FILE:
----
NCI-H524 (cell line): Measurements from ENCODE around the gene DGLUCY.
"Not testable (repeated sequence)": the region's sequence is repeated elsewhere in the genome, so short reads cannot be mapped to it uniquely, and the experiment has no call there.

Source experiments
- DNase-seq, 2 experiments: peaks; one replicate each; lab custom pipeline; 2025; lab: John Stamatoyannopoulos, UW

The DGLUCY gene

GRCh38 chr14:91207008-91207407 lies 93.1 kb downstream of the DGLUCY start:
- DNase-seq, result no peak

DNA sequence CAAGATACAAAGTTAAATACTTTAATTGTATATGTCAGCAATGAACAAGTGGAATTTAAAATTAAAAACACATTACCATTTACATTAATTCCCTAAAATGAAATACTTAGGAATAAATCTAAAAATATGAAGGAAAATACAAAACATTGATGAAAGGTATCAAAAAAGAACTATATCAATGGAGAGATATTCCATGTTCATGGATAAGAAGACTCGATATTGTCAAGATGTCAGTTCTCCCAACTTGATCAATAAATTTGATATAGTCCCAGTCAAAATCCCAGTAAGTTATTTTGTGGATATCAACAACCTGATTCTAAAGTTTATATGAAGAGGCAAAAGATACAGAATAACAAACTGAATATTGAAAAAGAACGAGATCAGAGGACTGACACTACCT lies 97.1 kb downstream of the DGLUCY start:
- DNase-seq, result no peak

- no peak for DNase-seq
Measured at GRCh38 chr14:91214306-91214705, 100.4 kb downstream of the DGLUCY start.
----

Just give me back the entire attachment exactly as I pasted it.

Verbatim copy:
NCI-H524 (cell line): Measurements from ENCODE around the gene DGLUCY.
"Not testable (repeated sequence)": the region's sequence is repeated elsewhere in the genome, so short reads cannot be mapped to it uniquely, and the experiment has no call there.

Source experiments
- DNase-seq, 2 experiments: peaks; one replicate each; lab custom pipeline; 2025; lab: John Stamatoyannopoulos, UW

The DGLUCY gene

GRCh38 chr14:91207008-91207407 lies 93.1 kb downstream of the DGLUCY start:
- DNase-seq, result no peak

DNA sequence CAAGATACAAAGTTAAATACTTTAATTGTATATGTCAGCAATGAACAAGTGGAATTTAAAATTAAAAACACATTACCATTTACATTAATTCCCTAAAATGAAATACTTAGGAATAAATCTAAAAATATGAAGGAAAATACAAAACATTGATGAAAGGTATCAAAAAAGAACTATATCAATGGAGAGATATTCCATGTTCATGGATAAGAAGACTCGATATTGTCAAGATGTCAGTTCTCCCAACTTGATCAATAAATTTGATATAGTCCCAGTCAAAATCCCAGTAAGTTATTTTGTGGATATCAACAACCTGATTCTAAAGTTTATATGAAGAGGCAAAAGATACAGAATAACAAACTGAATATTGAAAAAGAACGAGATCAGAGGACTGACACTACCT lies 97.1 kb downstream of the DGLUCY start:
- DNase-seq, result no peak

- no peak for DNase-seq
Measured at GRCh38 chr14:91214306-91214705, 100.4 kb downstream of the DGLUCY start.